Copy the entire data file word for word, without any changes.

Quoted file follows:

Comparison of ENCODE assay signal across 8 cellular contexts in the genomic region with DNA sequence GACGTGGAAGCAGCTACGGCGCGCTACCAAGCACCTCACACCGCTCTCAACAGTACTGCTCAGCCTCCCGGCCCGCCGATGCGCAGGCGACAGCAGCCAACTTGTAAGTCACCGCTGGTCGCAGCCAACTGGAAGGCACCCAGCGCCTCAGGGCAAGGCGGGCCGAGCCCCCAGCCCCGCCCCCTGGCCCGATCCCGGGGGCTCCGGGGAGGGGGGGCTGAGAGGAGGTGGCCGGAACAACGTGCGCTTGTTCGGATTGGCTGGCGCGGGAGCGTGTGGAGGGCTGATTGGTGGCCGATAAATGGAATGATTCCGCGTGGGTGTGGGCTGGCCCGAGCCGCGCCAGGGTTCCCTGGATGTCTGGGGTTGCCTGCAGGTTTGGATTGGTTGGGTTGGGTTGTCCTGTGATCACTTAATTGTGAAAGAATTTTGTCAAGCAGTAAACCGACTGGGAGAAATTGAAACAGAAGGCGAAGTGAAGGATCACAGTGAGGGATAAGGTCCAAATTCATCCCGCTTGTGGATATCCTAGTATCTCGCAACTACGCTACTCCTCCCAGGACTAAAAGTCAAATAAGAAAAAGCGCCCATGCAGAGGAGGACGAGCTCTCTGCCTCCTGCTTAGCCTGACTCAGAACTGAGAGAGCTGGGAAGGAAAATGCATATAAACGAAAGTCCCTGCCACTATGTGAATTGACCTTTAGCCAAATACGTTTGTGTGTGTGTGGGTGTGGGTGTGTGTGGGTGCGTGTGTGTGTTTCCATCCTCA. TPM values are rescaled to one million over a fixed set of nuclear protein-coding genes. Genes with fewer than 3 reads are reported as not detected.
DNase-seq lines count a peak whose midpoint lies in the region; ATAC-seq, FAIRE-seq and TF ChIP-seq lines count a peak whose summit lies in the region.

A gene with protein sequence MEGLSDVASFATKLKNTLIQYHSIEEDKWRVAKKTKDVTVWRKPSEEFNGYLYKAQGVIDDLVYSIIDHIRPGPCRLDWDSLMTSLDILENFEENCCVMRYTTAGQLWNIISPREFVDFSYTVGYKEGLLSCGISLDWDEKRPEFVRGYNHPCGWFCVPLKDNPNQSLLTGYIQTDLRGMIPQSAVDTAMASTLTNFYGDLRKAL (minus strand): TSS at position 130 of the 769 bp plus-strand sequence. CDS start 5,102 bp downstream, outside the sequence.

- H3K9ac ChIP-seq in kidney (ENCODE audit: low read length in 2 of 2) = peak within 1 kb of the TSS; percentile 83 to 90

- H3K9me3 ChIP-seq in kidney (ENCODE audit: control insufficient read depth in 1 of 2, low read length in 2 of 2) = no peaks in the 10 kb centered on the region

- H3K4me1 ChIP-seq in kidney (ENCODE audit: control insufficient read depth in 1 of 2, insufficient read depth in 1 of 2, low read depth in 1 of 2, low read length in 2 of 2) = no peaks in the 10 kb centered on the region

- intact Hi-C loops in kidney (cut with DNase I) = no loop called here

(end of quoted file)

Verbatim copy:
Comparison of ENCODE assay signal across 8 cellular contexts in the genomic region with DNA sequence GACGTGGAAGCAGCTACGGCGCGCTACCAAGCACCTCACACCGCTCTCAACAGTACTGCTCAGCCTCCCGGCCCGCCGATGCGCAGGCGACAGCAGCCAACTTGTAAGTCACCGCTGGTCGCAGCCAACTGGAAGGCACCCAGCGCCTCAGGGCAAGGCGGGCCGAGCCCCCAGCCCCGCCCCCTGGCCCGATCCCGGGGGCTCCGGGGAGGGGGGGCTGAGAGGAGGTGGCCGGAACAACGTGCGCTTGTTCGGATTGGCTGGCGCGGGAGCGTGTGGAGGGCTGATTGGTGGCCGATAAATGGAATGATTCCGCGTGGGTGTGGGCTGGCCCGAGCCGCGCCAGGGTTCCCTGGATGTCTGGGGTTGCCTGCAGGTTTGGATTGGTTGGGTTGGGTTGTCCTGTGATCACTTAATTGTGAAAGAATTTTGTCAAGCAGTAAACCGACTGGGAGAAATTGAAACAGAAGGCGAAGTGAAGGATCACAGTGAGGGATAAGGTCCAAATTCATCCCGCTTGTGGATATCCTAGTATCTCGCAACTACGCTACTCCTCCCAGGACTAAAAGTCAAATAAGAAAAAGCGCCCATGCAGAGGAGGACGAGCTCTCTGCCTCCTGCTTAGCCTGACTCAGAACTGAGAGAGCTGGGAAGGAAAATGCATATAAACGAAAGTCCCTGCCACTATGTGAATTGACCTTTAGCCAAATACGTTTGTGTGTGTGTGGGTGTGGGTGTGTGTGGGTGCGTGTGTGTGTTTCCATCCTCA. TPM values are rescaled to one million over a fixed set of nuclear protein-coding genes. Genes with fewer than 3 reads are reported as not detected.
DNase-seq lines count a peak whose midpoint lies in the region; ATAC-seq, FAIRE-seq and TF ChIP-seq lines count a peak whose summit lies in the region.

A gene with protein sequence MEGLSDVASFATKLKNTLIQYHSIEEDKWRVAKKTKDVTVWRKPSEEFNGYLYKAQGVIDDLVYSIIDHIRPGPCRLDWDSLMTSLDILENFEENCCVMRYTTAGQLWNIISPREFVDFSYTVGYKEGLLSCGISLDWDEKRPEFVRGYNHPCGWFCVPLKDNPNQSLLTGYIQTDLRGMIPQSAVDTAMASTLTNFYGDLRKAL (minus strand): TSS at position 130 of the 769 bp plus-strand sequence. CDS start 5,102 bp downstream, outside the sequence.

- H3K9ac ChIP-seq in kidney (ENCODE audit: low read length in 2 of 2) = peak within 1 kb of the TSS; percentile 83 to 90

- H3K9me3 ChIP-seq in kidney (ENCODE audit: control insufficient read depth in 1 of 2, low read length in 2 of 2) = no peaks in the 10 kb centered on the region

- H3K4me1 ChIP-seq in kidney (ENCODE audit: control insufficient read depth in 1 of 2, insufficient read depth in 1 of 2, low read depth in 1 of 2, low read length in 2 of 2) = no peaks in the 10 kb centered on the region

- intact Hi-C loops in kidney (cut with DNase I) = no loop called here